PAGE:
Yesterday we did the grand tour of the premier public swimming pools in Brooklyn and Queens. We started at the Astoria Pool, which I believe is the first in the New York Parks system. There is a good passage on it in The Power Broker, and it figures prominently in Salk’s search for the Polio Vaccination also, though I don’t exactly remember how. The pool is huge and well maintained, with the exception of the diving platform and pool, which are closed with a hurricane fence around it that sports a sign, “danger thin ice.” In many ways the pool is still like is was when it was built in the 1930s, huge locker rooms, a grand pool, great views of the Triborough and Hellgate bridges straddling the East River, and the two platforms for the Olympic flames from when the pool was used for tryouts once upon a time. They even had a snack bar. There were stadium-like benches on two sides wide enough to lay your towel out on, which is where I spent a lot of time reading Killing Pablo. I started reading the book about the US government assassination of Pablo Escobar. I had started it last summer, and thought I’d keep up with my Colombian Theme after Rosario Tijeras. Lennox was able to walk in and spent much of her time holding her nose and “swimming” underwater. She had a blast, and the gradual deepening made it so that she could get to the right depth and “swim.” Glorious!
Red Hook Pool was just about as crowded, though smaller, so there might have been fewer people. The entire pool is too deep for Lennox, and that presented a problem for her (& us) that had a nice resolution. The pool is chest deep (4 feet?) and is a bit cold, but you can swim anywhere in it. Red Hook pool has a part separated for lap swimmers, which is great. When I called Astoria pool larger, it might only be in surface area, not volume. Here in Brooklyn, in the shadow of the behemoth Park Slope, there were tattood hipsters aplenty. I wish that I was more cynical so that I could make a snarky comment about how “pure” Astoria was, with less Manhattanites, but it was really nice to have the mix at each pool. There seemed to be more young people (of the courtin’ and sparkin’ age) in Brooklyn, but the family vibe was strong at each pool. One negative note about Red Hook: the locker room is mostly taken up with a weight room and while my son, brother, 3-year-old niece and I got changed in the men’s Locker Room one of the workers (white guy, balding, in a Parks polo shirt) watched us from about 3 feet away behind the barricade that separates the weights from the lockers. As my brother said, “now I know what it must be like in prison.” Another Negative about the Brooklyn pool (are you reading Marty Markowitz) was that it closed 15 minutes earlier than the posted time (so that the workers could leave early. While the Astoria Pool asked to see the lining of my suit, to prove that it was hygienic, and did so brusquely, they did so professionally, without the sense of domination that the Red-Hook guard did. All-in-All, not Bad.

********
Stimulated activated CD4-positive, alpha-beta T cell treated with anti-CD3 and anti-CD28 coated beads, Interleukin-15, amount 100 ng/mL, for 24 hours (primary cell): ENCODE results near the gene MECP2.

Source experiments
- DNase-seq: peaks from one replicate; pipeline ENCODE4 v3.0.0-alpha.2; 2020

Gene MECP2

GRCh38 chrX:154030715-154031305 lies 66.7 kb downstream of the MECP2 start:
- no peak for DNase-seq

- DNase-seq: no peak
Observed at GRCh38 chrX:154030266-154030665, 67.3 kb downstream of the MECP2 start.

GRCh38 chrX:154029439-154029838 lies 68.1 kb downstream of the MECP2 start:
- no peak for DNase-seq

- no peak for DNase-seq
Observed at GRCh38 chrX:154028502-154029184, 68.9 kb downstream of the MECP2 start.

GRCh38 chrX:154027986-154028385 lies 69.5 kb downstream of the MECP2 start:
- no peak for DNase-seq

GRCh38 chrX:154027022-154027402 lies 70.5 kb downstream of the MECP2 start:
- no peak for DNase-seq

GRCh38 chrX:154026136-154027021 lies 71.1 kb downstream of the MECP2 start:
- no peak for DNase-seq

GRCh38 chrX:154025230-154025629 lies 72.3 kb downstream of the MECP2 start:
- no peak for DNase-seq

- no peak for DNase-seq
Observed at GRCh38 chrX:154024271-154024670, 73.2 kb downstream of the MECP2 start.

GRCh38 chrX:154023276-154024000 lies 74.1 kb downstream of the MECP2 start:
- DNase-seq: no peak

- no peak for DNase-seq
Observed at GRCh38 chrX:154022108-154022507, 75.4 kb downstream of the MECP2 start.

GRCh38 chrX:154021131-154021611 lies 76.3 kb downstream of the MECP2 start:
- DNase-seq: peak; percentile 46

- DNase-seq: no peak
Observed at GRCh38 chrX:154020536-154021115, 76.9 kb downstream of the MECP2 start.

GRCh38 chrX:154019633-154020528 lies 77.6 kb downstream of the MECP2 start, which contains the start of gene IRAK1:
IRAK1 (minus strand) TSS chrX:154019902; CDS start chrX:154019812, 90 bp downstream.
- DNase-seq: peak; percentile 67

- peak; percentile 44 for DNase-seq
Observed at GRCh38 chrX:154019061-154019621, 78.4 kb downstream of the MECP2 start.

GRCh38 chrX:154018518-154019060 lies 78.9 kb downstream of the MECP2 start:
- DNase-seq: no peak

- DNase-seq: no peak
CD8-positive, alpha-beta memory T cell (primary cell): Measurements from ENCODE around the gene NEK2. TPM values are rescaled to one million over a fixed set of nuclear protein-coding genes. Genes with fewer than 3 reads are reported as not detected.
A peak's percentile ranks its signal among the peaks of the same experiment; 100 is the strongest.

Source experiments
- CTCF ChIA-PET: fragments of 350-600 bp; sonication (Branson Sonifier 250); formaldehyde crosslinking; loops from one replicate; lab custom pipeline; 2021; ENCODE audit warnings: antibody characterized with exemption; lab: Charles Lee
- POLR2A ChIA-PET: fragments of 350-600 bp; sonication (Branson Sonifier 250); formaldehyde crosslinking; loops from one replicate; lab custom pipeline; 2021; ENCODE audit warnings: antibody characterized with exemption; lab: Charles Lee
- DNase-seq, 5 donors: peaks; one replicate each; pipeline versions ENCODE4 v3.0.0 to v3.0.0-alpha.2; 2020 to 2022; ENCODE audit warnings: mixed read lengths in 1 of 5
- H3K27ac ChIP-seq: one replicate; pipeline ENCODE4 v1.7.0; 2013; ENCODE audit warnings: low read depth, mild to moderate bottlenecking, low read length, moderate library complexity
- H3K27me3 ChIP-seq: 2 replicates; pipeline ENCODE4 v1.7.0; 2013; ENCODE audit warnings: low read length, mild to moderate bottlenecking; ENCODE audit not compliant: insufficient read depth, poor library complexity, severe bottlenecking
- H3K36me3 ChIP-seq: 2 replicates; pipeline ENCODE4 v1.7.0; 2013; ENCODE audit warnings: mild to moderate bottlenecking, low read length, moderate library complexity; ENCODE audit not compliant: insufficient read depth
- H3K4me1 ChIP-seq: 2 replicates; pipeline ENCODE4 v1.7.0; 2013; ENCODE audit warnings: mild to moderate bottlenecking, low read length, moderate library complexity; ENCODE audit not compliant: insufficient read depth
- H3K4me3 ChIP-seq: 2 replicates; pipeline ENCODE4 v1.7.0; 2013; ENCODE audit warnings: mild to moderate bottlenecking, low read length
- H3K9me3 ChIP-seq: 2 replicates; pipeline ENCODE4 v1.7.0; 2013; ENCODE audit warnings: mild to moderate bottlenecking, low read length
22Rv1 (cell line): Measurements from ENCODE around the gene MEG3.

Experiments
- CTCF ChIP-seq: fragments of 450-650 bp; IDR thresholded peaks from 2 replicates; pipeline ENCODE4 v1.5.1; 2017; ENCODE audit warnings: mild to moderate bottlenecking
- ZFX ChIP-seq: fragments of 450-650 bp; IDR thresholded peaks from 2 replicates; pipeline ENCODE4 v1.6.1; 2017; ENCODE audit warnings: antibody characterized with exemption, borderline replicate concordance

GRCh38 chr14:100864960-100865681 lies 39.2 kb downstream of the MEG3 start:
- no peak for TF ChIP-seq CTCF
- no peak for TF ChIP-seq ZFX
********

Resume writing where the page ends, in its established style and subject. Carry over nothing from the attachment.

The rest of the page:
Bikes are fast. Holla at me. Here Kiko continues to re-meet Mike, which is how things start to happen in a linear way again. I want to speed up the pace. And of course, if you want to start from the beginning, go here.
Mike, who had been looking for Kiko for the month or so since he had first been passed by him, got up out of his saddle and chased him up the bridge in the dark. It was difficult to catch him, but once Kiko realized Flaco on the thin bike was trying to get his attention he eased up and let the North American catch up and ride astride him. As he caught his breath Mike looked at the bike Kiko was riding, “I don’t know how you go so fast on all of that junk.”
Puzzled Kiko responded with interest about Mike’s razor thin bike and its specifications: “that bike it no weigh much, how much?”
“Oh, about 20 Pounds,” mike responding humbly, and a bit embarrassed thinking about how much it must cost per pound: with two full water bottles, he thought.
“My bike maybe two of yours,” Kiko went on chatting for politeness sake.
“Yeah, and even if you didn’t have the basket, tape and –are those zip ties?- that erector set you’re riding would be heavy.”
Missing the put-down, “Señora Choi, my boss, she buy for me and let me ride it home,” explaining his gratitude, “save me $4 a day!”
“Where d’ya ride from?”
“Ha-May-Ee-Cah, by Suphin Boulevard”
After a few minutes of small talk, as they descended the bridge into Manhattan Mike got to the point, “So Kiko, I race bikes, and I think you’d be good at it, would you like to try?”
“Race? Me? On this?”
“Well, no, and you’d have to come learn how, and I could lend you a bike that you’d do better on,” like a teenager asking for his first dare he babbled on, “and there’d be all kinds of other things. Where do you work? What is your phone number? How can I reach you?”